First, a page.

I have come to Amma’s ashram in Amritapuri, India almost every year since January 1990. While to me it often feels like nothing has changed during that time, it is also obvious that so much is different.
When I first met Amma she was 35 years old. Now she is 61.
I arrived soon after the main part of the temple had been finished; the top floors were not complete. I remember participating in brick and gravel seva. We would form human chains and pass the bricks to the top floors, one at a time. We would also carry bags of gravel where ever they needed to go. I remember thinking that part of me would remain in Amritapuri when I left India because of all the bricks I had touched. This is a picture of the temple as it looks today.
When I sat in the temple for bhajans (devotional singing) that first year, I wondered why Amma had built a temple so big. We only filled about a third of the temple at that time.
It didn’t take long before the temple was packed.
During my first years there, Amma gave darshan (hugs) in a small hut.
After a few years the crowds were so big darshan had to be moved to the temple. Many years later, even the temple was too small to accommodate the number of people who came and darshan was moved to a newly built auditorium.
On my first visit, water surrounded most of the ashram. The land was created by residents carrying bag after bag of sand and dumping it into the ponds. After some time the ponds became solid land. I remember sitting with Amma in the fresh sand behind the temple.
Years later, the auditorium was built on that landfill. It seemed gigantic too, but it wasn’t long before it was filled with people. The second picture was taken on December 24 of this year.
For many years when we visited Amritapuri, we took a taxi from the airport to Valikkavu and then traveled to the ashram by canoe. This was our first view of the ashram.
After the tsunami, Amma built a bridge to connect the peninsula, where the ashram is located, and the mainland. Now we can walk to Vallikavu. The canoes are still there, but I haven’t taken one since the bridge was built.
When I first came to Amritapuri, the ashram consisted of the house where Amma was born and raised, the Kalari, the temple, a guest house and huts. This is a picture of one of the huts.
Now the ashram is huge. There are so many places for visitors to stay. It is an ever growing village.
In those early years, we never knew whether Amma would come to the nightly bhajans; there was always the energy of anticipation. When Amma attended, the bhajans often lasted into the night.
In those days she would sit on the temple floor with us; all of us facing the Kali murti. There were no microphones and very few musical instruments. After some time, Amma and the musicians started sitting on the side of the room. I think they may have added more instruments at that time. As the crowds grew, Amma and the musicians moved to the temple stage, facing us.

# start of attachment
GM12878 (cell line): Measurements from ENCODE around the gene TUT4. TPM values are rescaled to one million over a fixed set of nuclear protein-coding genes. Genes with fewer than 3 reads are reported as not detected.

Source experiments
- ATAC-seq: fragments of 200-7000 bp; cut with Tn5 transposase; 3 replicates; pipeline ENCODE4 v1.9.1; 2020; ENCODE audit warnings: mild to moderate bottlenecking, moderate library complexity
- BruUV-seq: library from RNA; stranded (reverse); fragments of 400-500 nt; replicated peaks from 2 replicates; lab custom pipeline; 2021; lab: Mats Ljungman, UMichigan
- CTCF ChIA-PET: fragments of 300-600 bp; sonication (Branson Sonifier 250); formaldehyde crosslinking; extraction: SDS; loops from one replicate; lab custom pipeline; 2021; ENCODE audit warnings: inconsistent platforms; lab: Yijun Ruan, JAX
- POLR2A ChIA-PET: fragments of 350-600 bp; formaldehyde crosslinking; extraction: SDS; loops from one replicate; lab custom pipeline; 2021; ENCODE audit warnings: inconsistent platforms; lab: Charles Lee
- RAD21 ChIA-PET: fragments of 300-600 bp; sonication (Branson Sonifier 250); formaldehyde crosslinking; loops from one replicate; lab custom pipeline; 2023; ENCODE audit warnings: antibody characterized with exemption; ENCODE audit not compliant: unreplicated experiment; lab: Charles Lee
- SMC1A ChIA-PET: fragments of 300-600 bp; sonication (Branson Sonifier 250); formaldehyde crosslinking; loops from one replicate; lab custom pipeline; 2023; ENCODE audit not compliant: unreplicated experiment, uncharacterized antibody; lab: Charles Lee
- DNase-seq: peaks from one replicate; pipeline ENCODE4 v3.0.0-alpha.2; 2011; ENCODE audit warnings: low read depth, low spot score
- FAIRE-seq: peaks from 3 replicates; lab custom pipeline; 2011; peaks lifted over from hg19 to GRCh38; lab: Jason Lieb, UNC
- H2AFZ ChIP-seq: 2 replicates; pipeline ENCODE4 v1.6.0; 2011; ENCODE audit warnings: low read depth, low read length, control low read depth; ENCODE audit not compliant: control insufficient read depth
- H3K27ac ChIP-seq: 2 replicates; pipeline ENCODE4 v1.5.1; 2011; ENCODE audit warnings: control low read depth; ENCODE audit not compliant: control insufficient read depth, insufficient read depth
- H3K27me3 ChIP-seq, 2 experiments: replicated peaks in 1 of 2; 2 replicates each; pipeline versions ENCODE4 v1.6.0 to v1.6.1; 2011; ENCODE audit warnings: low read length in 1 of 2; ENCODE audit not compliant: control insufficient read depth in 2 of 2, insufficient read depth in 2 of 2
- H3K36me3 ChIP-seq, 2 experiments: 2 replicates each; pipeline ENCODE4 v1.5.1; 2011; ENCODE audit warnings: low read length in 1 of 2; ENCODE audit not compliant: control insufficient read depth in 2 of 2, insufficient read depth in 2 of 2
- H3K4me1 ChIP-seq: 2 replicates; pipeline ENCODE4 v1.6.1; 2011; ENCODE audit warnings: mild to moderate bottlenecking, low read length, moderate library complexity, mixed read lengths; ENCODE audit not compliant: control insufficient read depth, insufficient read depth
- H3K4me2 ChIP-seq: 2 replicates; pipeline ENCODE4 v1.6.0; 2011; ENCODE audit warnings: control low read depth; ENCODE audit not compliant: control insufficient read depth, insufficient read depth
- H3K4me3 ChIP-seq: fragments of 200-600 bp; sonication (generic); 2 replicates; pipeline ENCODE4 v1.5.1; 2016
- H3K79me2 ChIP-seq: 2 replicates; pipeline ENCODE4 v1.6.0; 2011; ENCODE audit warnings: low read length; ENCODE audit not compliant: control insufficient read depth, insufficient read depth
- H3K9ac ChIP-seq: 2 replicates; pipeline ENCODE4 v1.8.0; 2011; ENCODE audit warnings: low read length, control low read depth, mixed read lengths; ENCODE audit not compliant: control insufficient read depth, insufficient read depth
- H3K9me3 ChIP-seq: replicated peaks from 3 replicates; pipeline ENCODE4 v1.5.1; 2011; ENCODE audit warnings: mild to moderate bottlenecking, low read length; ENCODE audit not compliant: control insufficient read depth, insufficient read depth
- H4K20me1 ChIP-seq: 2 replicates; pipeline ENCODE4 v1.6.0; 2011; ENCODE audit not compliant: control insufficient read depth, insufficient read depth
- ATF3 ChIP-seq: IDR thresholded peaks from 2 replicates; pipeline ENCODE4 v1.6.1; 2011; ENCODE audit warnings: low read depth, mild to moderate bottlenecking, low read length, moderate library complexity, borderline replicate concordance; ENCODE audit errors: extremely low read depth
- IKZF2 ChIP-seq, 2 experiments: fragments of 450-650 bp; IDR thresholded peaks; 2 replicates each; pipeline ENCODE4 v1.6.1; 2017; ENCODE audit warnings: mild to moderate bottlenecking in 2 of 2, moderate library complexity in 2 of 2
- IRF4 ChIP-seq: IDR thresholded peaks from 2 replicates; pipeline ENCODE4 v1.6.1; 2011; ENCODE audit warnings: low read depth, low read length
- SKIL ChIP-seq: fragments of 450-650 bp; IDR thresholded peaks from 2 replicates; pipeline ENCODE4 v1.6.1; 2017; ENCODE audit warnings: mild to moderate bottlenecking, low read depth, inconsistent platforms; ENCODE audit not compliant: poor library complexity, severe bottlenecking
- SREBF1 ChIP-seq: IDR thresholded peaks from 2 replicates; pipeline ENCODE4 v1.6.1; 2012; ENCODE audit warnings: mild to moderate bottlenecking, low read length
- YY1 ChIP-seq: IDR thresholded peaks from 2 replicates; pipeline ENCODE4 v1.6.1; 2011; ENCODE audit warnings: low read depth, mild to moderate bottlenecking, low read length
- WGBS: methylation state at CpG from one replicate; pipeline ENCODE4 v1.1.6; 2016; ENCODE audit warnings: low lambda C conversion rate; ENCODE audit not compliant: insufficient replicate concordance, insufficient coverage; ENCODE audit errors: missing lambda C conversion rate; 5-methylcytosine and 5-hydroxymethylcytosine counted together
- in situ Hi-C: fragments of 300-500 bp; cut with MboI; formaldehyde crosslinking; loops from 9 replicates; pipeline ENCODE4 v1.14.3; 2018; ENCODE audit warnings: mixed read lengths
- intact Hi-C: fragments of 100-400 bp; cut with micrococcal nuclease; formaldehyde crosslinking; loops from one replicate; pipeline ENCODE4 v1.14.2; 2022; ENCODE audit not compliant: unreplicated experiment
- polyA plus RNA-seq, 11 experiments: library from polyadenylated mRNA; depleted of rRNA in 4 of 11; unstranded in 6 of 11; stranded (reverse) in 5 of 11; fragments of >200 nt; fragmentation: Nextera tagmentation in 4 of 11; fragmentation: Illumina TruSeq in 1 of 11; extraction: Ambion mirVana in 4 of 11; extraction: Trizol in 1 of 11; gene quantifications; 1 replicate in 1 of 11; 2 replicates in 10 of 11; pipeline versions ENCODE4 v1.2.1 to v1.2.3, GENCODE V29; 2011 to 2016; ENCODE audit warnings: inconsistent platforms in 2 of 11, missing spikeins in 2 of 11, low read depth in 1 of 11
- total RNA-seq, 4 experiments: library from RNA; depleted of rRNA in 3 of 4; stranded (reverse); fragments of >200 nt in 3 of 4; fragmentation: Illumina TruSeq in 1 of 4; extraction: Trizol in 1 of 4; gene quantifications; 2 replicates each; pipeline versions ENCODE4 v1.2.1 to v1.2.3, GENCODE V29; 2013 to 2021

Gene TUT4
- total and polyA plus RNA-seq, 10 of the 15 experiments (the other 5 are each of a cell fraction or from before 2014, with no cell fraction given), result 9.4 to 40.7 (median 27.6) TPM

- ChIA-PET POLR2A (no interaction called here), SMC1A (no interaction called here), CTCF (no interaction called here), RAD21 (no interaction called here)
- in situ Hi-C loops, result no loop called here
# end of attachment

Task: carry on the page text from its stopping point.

When I first visited the ashram, Amma had just taken responsibility for the orphanage in Parippally, because the children were not being fed and cared for properly. I think there may have been a vocational program of some kind by then too. Now Amma’s humanitarian projects are so extensive it is not realistic for me to list them in a post. Here are a few:
Amrita University campus at Amritapuri has Schools of:
The Kochi Campus has Schools of:
There are many other campuses as well. In addition to the university, Amma also has programs that meet people’s basic needs (food, shelter, medical care, education and livelihood) as well as providing disaster relief and addressing environmental issues. You can learn more about her humanitarian activities at Embracing the World.
When I first came to Amritapuri, people in Oachira, one of the closest villages, had never heard of her. Last month, Amma was chosen by the Pope to represent Hinduism at a meeting of religious leaders. The purpose of the meeting was to sign a Joint Declaration of Religious Leaders against Modern Slavery. The pledge is to end modern day slavery by 2020. While Amma has been recognized by the international community for a long time, it is still a good example of the difference between the early days and now.
Amma, this daughter of a fisherman, has accomplished so much in her 61 years of life. She is certainly a living example of the difference one person’s life can make. I will be forever grateful for all that she has given to me, my family and the world.
Photo credits: The photos came from my book Getting to Joy: A western householders spiritual journey with Mata Amritanandamayi (which is out of print but sometimes used copies can be found), from photos I have obtained from the ashram over the years and from Amritapuri.org and Amrita.edu webpages. Most of the photos will be enlarged if you click on them.